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James Baldwin
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James Baldwin
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  • James Baldwin’s short story, Sonny’s Blues, is included in many textbooks of introductory college literature.
  • …assaults upon their indwelling guilt during an era of unalleviated discomfort which ended officially on a morning in August, 1963, when on North Water Street in Edgartown, Massachusetts, the youngish, straw-haired, dimple-kneed wife of the yacht-club commodore, a prominent Brahmin investment banker, was seen brandishing a copy of James Baldwin’s The Fire Next Time as she uttered to a friend, in tones of clamp-jawed desolation, these words: "My dear, it’s going to happen to all of us!"
    William Styron  --  Sophie’s Choice
  • I was reminded by Walt Whitman to think of the past, and I awaited "The Fire Next Time" with James Baldwin.
    Wes Moore  --  The Other Wes Moore
  • My plans, maybe just my dreams really, had been to go to college, and to write like James Baldwin.
    Walter Dean Myers  --  Fallen Angels

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  • At the end of James Baldwin’s story "Sonny’s Blues" (1957), the narrator sends a drink up to the bandstand as a gesture of solidarity and acceptance to his brilliantly talented but wayward brother, Sonny, who takes a sip and, as he launches into the next song, sets the drink on the piano, where it shimmers "like the very cup of trembling."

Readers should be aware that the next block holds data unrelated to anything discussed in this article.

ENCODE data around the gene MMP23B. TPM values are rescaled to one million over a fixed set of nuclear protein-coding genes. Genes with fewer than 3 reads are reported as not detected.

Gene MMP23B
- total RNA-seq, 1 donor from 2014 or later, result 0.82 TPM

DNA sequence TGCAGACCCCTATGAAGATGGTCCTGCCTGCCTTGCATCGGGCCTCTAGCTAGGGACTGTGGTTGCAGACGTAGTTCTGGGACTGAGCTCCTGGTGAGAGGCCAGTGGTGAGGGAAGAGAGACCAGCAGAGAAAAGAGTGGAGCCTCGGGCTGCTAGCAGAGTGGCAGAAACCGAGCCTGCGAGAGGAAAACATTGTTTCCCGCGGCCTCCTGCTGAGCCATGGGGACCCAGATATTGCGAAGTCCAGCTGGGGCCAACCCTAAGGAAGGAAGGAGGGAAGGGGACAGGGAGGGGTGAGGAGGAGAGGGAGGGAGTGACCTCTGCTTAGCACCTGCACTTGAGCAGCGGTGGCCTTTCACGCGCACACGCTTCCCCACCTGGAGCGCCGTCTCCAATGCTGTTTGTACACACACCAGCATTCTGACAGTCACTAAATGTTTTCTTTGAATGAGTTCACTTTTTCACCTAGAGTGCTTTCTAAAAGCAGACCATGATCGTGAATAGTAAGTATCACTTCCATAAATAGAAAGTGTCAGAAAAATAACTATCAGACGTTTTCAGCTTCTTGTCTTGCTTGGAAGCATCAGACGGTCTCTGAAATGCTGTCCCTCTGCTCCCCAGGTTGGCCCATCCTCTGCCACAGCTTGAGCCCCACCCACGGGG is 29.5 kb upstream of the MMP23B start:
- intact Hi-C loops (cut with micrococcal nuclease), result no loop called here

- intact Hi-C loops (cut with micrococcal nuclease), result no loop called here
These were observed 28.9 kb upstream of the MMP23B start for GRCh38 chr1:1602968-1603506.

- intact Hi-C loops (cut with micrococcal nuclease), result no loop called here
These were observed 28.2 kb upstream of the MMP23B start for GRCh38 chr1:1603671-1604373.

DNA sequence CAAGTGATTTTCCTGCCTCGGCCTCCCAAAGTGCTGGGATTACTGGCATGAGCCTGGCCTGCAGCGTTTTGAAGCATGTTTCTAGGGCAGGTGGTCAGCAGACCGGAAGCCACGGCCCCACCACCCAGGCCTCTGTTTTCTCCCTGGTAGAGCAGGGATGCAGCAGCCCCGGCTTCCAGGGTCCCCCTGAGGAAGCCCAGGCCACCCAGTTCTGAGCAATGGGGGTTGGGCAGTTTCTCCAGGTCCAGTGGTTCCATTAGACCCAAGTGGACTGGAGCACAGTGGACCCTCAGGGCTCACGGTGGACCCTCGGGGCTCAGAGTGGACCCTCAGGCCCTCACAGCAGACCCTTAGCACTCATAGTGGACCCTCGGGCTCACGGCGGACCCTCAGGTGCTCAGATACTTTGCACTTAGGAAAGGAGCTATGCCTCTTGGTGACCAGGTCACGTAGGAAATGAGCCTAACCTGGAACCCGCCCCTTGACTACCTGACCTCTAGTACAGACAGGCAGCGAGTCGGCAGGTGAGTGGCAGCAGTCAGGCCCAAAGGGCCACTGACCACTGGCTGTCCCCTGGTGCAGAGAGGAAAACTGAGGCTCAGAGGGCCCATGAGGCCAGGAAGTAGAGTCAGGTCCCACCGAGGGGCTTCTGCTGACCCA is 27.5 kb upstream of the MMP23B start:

Thomas C. Foster  --  How to Read Literature Like a Professor
  • As the writer James Baldwin noted: "There was a moment in time and in this place when my brother, or my mother, or my father, or my sister had to convey to me, for example, the danger in which I was standing from the white man standing just behind me, and to convey this with speed and in a language the white man could not possibly understand, and that, indeed, he cannot understand today."
    Robert MacNeil and William Crane  --  Do You Speak American?
  • James Baldwin’s wonderful short story "Sonny’s Blues" deals with a rather uptight math teacher in Harlem in the 1950s whose brother serves time in prison for heroin possession.
    Thomas C. Foster  --  How to Read Literature Like a Professor
  • From Paris, where he had long exiled himself to escape racial friction, James Baldwin wrote to the Mew York Times: "A child cannot be taught by anyone who despises him, and a child cannot afford to be fooled.
    Robert MacNeil and William Crane  --  Do You Speak American?
  • James Baldwin, Ralph Ellison, Richard Wright, Zora Neale Hurston—all had been called upon to write an essay addressing the "problem" of being a "Negro" writer.
    Toni Morrison  --  Sula
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